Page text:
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In mathematics, Ricci-flat manifolds[1][2] are Riemannian manifolds whose Ricci curvature vanishes. In physics, they represent vacuum solutions to the analogues of Einstein's equations for Riemannian manifolds of any dimension, with vanishing cosmological constant. Ricci-flat manifolds are special cases of Einstein manifolds, where the cosmological constant need not vanish.

Since Ricci curvature measures the amount by which the volume of a small geodesic ball deviates from the volume of a ball in Euclidean space, small geodesic balls will have no volume deviation, but their "shape" may vary from the shape of the standard ball in Euclidean space. For example, in a Ricci-flat manifold, a circle in Euclidean space may be deformed into an ellipse with equal area. This is due to Weyl curvature.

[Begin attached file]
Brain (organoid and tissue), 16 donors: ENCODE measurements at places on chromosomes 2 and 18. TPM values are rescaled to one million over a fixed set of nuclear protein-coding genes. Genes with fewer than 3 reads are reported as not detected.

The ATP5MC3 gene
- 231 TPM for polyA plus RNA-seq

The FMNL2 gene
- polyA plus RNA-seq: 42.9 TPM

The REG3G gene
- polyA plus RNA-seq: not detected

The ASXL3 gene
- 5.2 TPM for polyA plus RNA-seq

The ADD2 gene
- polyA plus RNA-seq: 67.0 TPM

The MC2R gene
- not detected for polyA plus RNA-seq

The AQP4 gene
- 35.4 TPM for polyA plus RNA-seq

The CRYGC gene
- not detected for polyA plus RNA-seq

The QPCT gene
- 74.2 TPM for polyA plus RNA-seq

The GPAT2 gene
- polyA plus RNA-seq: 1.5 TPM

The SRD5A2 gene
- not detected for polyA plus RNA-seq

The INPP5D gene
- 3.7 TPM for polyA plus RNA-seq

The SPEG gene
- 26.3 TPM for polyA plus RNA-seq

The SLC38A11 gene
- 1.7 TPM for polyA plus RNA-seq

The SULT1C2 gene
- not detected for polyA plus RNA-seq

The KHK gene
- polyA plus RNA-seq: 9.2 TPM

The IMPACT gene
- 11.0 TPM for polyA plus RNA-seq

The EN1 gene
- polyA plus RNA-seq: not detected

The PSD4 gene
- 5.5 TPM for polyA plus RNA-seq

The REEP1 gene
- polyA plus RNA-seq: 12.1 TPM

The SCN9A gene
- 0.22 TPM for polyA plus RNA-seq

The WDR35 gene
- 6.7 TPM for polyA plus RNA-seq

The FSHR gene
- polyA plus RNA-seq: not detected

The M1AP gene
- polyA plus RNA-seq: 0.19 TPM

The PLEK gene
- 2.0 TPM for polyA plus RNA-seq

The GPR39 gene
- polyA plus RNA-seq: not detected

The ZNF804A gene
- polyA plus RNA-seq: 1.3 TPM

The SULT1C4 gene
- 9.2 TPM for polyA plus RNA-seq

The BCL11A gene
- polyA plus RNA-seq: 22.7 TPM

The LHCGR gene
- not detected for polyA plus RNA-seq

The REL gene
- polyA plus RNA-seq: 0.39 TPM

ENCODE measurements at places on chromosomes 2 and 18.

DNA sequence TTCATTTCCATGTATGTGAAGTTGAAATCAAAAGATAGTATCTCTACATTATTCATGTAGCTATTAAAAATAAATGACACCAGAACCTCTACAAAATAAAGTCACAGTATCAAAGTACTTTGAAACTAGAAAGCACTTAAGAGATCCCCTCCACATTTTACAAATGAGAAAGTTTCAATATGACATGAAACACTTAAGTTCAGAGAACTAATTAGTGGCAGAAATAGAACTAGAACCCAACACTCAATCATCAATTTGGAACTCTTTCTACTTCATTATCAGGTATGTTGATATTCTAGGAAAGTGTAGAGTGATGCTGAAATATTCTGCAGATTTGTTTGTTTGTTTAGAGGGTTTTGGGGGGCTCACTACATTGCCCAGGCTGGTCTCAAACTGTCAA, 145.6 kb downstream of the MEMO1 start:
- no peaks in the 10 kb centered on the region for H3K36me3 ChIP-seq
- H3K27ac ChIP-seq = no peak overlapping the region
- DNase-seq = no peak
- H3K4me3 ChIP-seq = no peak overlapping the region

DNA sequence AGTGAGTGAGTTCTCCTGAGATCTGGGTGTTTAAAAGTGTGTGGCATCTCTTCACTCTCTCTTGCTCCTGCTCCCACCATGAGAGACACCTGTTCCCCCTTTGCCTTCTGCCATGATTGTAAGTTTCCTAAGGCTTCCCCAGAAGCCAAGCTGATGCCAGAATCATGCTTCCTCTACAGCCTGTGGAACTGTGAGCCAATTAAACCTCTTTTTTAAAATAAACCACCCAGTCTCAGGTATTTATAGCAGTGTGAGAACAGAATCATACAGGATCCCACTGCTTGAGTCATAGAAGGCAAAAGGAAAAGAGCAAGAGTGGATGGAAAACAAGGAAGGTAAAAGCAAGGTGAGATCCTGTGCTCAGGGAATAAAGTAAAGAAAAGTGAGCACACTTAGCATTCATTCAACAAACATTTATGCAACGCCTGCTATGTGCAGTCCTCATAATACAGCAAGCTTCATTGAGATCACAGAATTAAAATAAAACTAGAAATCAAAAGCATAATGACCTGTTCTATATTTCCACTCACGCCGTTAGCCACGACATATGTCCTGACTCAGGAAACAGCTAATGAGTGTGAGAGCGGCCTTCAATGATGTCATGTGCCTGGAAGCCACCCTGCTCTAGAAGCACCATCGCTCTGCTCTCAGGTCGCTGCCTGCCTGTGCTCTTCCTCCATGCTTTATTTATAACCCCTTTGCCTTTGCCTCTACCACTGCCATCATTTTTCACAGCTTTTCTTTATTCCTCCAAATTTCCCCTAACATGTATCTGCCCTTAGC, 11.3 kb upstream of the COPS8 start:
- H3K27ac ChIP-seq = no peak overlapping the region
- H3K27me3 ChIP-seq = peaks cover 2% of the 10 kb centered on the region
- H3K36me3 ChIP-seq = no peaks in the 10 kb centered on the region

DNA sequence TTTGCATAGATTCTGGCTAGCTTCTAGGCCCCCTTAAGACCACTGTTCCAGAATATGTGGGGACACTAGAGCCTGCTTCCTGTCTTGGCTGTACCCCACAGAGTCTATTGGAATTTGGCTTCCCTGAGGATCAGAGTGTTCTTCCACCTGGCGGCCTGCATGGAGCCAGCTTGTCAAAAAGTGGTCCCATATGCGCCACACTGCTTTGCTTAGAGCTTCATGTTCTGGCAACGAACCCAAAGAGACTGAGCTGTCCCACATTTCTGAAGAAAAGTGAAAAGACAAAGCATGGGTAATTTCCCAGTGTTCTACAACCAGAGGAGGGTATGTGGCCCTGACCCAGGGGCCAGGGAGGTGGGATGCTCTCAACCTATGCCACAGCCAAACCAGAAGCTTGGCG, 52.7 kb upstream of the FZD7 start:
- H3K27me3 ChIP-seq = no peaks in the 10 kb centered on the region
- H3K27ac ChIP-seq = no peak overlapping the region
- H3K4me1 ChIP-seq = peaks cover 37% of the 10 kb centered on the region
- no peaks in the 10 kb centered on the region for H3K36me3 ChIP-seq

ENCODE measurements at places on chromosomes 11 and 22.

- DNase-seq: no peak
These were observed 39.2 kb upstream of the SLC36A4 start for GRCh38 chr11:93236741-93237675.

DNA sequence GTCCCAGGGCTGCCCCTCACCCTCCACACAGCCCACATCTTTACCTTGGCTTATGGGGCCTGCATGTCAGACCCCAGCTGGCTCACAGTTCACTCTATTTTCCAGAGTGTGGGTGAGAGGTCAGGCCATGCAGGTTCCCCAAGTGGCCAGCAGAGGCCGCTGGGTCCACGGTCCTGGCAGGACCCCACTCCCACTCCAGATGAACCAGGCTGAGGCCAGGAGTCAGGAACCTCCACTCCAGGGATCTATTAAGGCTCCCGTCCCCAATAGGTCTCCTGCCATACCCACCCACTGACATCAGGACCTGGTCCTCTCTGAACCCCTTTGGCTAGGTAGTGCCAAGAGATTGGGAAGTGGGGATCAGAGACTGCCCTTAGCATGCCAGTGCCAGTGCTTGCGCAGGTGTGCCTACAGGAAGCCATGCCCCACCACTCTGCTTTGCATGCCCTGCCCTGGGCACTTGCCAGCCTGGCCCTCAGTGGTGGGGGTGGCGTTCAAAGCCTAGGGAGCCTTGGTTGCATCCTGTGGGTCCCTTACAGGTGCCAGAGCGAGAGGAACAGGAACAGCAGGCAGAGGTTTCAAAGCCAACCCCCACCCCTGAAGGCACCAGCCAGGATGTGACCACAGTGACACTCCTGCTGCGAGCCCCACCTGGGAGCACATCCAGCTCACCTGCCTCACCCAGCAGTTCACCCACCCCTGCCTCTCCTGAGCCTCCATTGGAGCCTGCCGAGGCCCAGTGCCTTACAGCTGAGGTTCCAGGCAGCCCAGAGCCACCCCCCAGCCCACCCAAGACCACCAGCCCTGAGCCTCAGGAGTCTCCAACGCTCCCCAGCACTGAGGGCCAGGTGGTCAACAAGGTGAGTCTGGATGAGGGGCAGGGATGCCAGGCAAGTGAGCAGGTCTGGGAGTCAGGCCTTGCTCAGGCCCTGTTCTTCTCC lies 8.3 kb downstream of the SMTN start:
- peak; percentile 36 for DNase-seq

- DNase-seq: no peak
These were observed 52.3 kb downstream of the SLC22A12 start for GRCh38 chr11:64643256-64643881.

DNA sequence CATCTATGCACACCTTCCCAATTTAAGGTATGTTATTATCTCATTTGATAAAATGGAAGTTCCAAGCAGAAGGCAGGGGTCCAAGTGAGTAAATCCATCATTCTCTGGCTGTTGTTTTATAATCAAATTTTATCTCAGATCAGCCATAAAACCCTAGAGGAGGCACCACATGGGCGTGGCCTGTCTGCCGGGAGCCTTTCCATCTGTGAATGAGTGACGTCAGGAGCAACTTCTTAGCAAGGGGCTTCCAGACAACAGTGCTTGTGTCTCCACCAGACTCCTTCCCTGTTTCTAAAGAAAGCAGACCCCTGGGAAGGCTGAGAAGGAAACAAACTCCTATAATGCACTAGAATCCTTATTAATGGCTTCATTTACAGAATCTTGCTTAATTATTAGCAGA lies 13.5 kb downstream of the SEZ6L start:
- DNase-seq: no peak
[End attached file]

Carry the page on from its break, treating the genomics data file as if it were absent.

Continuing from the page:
Ricci-flat manifolds often have restricted holonomy groups. Important cases include Calabi–Yau manifolds and hyperkähler manifolds.

Further reading

Matthew Randall, Almost Projectively Ricci-flat Manifolds, Dept. of Mathematics, University of Auckland, 2010.

See also

General: Flat manifold, Weyl tensor
Other: Quaternion-Kähler manifold


Dictionary of Distances By Michel-Marie Deza, Elena Deza. Elsevier, Nov 16, 2006. Pg 87
Arthur E. Fischer and Joseph A. Wolf, The structure of compact Ricci-flat Riemannian manifolds. J. Differential Geom. Volume 10, Number 2 (1975), 277-288.

Mathematics Encyclopedia

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